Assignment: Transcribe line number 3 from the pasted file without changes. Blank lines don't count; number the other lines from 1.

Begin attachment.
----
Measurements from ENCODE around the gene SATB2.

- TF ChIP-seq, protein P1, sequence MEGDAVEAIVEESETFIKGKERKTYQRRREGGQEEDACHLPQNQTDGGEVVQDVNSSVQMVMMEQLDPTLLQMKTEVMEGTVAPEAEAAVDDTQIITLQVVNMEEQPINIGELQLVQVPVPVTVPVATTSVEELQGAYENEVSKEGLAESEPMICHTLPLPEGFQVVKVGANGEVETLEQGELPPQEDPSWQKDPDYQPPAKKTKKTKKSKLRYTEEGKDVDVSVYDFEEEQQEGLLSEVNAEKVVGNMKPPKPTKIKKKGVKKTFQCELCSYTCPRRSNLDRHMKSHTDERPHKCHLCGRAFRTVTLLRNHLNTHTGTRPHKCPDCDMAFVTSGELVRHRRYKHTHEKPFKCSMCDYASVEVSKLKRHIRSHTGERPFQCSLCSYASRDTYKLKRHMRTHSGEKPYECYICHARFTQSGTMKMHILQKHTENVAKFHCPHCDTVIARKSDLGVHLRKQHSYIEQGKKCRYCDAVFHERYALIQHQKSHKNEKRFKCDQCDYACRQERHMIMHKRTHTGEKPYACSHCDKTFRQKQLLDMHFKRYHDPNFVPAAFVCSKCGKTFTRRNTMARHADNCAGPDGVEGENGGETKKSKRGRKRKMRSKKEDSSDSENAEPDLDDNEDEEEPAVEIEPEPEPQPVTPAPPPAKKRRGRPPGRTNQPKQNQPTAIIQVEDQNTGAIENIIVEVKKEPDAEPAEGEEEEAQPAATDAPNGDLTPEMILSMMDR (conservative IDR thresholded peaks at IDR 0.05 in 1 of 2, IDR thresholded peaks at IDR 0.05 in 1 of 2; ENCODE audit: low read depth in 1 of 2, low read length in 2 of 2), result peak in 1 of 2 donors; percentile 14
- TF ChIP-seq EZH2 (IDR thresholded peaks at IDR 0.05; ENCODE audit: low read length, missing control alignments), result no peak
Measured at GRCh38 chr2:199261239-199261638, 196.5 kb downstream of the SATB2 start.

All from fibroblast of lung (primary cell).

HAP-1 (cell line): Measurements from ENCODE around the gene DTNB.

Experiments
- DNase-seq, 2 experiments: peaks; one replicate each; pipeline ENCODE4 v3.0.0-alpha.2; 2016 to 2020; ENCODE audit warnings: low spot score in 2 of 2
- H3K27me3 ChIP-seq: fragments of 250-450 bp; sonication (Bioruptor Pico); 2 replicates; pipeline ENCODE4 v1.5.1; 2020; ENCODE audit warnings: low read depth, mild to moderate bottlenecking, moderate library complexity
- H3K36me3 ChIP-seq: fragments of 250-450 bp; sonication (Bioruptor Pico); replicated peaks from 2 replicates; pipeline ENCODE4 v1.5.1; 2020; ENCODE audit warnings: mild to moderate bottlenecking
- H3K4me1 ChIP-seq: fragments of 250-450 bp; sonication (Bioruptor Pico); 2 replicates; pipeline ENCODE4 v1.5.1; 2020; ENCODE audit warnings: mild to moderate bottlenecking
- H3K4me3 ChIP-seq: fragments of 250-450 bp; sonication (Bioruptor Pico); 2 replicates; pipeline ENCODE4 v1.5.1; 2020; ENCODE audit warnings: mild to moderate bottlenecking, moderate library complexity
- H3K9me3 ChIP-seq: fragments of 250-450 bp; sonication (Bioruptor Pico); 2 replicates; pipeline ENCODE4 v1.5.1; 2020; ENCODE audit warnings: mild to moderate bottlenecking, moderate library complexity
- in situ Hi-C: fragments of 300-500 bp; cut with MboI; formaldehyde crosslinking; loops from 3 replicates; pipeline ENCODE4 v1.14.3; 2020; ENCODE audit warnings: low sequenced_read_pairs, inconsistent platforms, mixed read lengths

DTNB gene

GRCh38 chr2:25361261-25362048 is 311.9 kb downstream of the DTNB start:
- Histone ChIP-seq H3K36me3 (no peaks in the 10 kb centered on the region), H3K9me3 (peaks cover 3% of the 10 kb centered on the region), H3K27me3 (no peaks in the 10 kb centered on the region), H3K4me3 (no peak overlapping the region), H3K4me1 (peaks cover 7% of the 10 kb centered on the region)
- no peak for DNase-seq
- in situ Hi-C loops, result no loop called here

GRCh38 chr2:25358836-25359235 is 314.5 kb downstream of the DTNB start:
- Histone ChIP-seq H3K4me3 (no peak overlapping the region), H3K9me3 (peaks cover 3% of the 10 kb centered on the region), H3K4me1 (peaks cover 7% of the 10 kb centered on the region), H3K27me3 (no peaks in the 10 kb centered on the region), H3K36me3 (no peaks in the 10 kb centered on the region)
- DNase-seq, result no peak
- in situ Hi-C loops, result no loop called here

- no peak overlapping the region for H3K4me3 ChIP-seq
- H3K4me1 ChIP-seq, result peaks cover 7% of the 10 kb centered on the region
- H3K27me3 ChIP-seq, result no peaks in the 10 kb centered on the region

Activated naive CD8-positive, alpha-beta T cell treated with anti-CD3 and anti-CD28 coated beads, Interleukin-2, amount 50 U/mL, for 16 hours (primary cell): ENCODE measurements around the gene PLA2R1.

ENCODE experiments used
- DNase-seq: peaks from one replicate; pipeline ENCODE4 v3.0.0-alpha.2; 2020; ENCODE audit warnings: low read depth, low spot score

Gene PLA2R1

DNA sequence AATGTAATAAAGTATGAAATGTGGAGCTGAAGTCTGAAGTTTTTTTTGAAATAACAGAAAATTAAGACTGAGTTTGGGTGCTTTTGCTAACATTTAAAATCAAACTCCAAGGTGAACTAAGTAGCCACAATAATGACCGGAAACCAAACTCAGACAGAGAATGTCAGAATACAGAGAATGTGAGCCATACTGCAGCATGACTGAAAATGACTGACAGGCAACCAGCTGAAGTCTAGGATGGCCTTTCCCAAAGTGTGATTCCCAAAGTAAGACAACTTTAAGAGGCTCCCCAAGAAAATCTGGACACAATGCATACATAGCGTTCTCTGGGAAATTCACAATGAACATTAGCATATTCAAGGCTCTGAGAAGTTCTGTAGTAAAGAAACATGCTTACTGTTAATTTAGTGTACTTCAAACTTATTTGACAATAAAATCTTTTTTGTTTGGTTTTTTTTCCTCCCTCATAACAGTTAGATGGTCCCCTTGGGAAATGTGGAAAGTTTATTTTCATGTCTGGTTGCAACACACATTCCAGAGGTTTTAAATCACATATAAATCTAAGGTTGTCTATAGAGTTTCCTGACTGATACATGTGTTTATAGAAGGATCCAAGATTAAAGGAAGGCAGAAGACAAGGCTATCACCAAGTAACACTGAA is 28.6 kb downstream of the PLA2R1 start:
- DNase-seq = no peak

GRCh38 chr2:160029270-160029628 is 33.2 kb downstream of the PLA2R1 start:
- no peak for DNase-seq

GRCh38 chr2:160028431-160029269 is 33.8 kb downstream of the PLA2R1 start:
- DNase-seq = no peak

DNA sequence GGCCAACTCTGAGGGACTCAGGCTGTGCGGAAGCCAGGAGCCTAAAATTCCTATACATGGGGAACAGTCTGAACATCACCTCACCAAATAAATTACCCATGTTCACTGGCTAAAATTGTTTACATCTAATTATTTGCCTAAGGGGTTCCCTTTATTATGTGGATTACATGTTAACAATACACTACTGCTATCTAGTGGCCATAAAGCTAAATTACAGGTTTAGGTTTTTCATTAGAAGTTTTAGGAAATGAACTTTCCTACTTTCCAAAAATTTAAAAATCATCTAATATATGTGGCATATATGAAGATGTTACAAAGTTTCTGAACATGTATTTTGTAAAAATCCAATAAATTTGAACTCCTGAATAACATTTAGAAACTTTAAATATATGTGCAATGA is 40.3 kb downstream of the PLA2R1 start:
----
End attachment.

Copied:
- TF ChIP-seq EZH2 (IDR thresholded peaks at IDR 0.05; ENCODE audit: low read length, missing control alignments), result no peak